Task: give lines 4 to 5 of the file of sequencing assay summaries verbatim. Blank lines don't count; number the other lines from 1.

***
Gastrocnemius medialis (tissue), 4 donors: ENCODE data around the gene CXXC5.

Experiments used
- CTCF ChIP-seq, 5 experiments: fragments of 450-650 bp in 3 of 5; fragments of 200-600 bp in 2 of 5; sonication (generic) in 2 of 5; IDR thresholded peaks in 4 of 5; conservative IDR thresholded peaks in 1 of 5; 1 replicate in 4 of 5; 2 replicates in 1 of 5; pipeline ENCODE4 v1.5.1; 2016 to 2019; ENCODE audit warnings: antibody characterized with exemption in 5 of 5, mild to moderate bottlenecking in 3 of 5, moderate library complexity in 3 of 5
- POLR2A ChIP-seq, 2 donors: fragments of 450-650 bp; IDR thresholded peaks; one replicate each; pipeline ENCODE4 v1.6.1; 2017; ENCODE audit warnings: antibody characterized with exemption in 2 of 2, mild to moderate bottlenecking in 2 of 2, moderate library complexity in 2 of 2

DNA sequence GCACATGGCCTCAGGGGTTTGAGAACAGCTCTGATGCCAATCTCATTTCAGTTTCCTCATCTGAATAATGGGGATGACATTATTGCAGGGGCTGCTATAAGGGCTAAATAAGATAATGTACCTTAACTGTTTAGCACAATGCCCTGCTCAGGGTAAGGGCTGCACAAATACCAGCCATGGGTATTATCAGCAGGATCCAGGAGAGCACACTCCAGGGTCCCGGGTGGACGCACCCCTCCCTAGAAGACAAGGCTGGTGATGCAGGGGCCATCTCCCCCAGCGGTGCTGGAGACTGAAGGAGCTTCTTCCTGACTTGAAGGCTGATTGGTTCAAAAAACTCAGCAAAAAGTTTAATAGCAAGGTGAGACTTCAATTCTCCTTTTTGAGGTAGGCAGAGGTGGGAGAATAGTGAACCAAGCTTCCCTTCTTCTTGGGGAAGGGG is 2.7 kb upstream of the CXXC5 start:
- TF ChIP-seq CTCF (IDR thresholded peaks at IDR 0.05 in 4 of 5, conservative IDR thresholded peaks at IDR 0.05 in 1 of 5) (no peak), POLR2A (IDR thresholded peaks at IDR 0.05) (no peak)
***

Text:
- POLR2A ChIP-seq, 2 donors: fragments of 450-650 bp; IDR thresholded peaks; one replicate each; pipeline ENCODE4 v1.6.1; 2017; ENCODE audit warnings: antibody characterized with exemption in 2 of 2, mild to moderate bottlenecking in 2 of 2, moderate library complexity in 2 of 2

DNA sequence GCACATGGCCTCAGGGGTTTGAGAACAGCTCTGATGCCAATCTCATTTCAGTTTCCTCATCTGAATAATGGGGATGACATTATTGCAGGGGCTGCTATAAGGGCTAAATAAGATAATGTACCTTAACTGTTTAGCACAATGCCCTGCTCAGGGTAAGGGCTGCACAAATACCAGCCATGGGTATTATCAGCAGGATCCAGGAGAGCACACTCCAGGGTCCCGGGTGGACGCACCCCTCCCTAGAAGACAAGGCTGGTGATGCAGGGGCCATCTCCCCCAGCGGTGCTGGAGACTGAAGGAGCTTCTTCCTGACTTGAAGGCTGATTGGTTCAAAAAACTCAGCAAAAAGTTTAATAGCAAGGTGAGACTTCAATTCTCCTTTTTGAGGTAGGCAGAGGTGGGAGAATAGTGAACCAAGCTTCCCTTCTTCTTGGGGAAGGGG is 2.7 kb upstream of the CXXC5 start: